Spring is upon us, and the first promise of plenty shows in the flush of new spring grass. The cows have calved and are “freshening”, which means plenty of milk and cream for butter and cheese. Thomas Tusser devoted a whole poem in his “Five Hundred Points of Good Husbandry” to proper making of cheeses, with directions to “Cisley”, the name he gave to the dairymaid. I will have more comments about Master Tusser and his comments on cheese below. However, since cheesemaking is a bit complicated for this column, I will offer a recipe from Sir Kenelme Digbie for using the cheeses that Cisley provides.
Cut pieces of quick, fat, rich, well tasted cheese (as the best of Brye, Cheshire, &c. or sharp thick Cream-Cheese) into a dish of thick beaten Butter, that hath been served for Sparages or the like, or pease. or other boiled Sallet, or ragout of meat, or gravy of Mutton: and, if you will, Chop some of the Asparages among it, or slices of Gambon of Bacon, or fresh-collops, or Onions, or Sibboulets, or Anchovis, and set all this to melt upon a Chafing-dish of Coals, and stir all well together, to Incorporate them; and when all is of an equal consistance, strew some gross White-Pepper on it, and eat it with tosts or crusts of White-bread. You may scorch it at the top with a hot Fire-Shovel.
TRANSLATION: Again, with Digbie, no translaton is really necessary. A few terms, such as “Sparages”, Gambon”, “collops”, and “Sibboulets” are explained in the glossary.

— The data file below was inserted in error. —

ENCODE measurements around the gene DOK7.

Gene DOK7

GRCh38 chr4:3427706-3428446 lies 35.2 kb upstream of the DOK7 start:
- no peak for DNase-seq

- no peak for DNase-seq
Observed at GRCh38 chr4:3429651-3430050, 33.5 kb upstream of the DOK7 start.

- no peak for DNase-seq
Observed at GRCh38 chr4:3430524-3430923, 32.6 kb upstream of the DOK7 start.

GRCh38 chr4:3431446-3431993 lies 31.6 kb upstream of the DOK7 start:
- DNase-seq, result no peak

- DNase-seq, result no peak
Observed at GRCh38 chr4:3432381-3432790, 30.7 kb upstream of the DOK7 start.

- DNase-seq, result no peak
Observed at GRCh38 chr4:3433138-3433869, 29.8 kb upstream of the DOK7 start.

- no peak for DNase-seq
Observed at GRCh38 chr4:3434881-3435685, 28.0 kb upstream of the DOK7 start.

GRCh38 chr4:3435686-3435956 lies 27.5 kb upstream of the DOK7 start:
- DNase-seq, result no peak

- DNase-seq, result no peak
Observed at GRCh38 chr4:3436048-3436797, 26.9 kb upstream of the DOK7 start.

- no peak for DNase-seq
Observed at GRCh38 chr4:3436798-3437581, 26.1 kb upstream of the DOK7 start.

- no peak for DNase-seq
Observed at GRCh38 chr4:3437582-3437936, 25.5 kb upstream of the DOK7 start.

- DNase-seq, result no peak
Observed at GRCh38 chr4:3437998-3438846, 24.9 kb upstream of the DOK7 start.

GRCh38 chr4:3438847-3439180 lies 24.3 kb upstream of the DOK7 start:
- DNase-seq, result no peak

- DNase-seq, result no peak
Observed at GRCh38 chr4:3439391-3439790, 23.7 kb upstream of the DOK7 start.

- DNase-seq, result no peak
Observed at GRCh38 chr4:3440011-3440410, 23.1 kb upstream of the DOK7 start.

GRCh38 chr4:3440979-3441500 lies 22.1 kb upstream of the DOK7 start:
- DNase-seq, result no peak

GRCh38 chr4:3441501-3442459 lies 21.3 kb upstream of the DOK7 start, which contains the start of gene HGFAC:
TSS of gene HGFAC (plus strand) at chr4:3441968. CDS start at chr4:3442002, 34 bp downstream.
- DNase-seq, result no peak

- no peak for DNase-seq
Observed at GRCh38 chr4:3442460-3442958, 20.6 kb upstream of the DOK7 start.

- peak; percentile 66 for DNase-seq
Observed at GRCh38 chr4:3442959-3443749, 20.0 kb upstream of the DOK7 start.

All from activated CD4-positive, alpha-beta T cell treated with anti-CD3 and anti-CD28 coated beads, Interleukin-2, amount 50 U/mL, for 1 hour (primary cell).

REALIZATION: Shred about three cups of firm cheese. I will offer comments about types below. Warm about 1 cup of heavy cream in a double boiler or chafing dish just until it begins to steam. Sprinkle in the cheese gradually, while stirring the cream. Stir gently until the cheese melts, and becomes of a smooth consistency. .Stir in a few grinds of pepper; if using white pepper, you will need a bit more to taste. Spoon over slices of toast, or crusty bread to serve. The dish may be made more hearty and varied by stirring in additions like finely chopped onions, bacon bits, bits of ham, or vegetables like asparagus tips or petit pois just before serving. If you have a taste for “little fishes”, trust Sir Kenelme and stir in a few finely chopped anchovies before serving. However, the key to any addition is to add it JUST before serving. The cheese should dominate in this dish; you want the additions robed in melted cheese, not the cheese to taste of the additions.
Some cautions here. You can make this in a pan without a double boiler, but you need low heat, a light touch, and a sharp eye. If you would like to lower the fat content a bit, you can make a light or medium white-sauce with milk, to use in place of the cream. Only be sure to let it cool slightly from the boil before adding the cheese. Patience is the key here; this dish is NOT fast food. If the cheese gets hot too suddenly, you will end up with a stringy mass, not smoothly melted cheese. Similarly, sprinkle the cheese into the warning cream slowly, not in large clumps. A handful of shredded cheese dropped all at once into boiling milk instantly becomes an intractable lump, which will toughen and get stringy before it melts. Slowly but surely does the trick.